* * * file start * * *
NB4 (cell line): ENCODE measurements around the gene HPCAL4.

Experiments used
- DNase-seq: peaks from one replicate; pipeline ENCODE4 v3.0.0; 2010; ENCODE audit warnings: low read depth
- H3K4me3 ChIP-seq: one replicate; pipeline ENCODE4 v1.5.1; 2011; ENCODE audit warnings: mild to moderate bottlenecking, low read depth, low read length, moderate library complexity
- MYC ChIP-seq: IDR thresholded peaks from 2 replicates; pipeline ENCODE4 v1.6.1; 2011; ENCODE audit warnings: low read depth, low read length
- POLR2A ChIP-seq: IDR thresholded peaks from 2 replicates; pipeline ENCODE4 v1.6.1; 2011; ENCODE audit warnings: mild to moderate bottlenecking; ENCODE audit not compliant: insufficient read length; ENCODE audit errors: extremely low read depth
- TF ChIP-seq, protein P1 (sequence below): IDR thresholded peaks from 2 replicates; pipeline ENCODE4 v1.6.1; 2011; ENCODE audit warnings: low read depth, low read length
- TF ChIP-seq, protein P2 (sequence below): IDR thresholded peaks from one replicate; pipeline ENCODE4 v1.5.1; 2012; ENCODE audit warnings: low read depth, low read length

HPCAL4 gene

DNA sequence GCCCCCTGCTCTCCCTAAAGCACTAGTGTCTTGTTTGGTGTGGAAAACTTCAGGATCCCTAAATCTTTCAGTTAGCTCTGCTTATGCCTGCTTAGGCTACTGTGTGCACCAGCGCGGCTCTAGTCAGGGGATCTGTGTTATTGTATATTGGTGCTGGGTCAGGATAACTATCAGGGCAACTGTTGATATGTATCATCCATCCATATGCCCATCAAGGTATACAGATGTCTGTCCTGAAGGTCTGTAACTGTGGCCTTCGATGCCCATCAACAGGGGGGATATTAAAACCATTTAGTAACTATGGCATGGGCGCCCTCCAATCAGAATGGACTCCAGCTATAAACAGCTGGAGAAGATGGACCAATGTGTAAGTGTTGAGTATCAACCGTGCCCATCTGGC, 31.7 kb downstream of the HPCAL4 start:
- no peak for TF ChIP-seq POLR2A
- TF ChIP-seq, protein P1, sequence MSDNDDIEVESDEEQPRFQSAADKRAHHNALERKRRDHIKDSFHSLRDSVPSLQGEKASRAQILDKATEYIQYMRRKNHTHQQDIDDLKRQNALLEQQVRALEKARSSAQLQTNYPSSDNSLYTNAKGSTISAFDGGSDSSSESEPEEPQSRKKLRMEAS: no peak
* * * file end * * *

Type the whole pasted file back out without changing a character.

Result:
NB4 (cell line): ENCODE measurements around the gene HPCAL4.

Experiments used
- DNase-seq: peaks from one replicate; pipeline ENCODE4 v3.0.0; 2010; ENCODE audit warnings: low read depth
- H3K4me3 ChIP-seq: one replicate; pipeline ENCODE4 v1.5.1; 2011; ENCODE audit warnings: mild to moderate bottlenecking, low read depth, low read length, moderate library complexity
- MYC ChIP-seq: IDR thresholded peaks from 2 replicates; pipeline ENCODE4 v1.6.1; 2011; ENCODE audit warnings: low read depth, low read length
- POLR2A ChIP-seq: IDR thresholded peaks from 2 replicates; pipeline ENCODE4 v1.6.1; 2011; ENCODE audit warnings: mild to moderate bottlenecking; ENCODE audit not compliant: insufficient read length; ENCODE audit errors: extremely low read depth
- TF ChIP-seq, protein P1 (sequence below): IDR thresholded peaks from 2 replicates; pipeline ENCODE4 v1.6.1; 2011; ENCODE audit warnings: low read depth, low read length
- TF ChIP-seq, protein P2 (sequence below): IDR thresholded peaks from one replicate; pipeline ENCODE4 v1.5.1; 2012; ENCODE audit warnings: low read depth, low read length

HPCAL4 gene

DNA sequence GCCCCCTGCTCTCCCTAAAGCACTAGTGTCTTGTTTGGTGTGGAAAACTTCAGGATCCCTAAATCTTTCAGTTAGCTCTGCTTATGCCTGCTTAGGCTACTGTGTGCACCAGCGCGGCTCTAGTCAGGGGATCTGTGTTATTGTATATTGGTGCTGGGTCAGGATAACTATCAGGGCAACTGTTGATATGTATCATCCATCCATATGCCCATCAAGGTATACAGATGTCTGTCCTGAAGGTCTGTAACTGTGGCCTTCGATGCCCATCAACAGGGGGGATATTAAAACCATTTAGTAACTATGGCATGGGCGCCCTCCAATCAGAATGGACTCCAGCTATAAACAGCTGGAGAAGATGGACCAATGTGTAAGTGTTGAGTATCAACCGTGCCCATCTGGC, 31.7 kb downstream of the HPCAL4 start:
- no peak for TF ChIP-seq POLR2A
- TF ChIP-seq, protein P1, sequence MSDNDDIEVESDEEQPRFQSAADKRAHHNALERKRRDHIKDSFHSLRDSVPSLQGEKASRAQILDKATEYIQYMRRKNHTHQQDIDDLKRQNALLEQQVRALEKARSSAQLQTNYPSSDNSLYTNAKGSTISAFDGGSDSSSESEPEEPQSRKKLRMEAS: no peak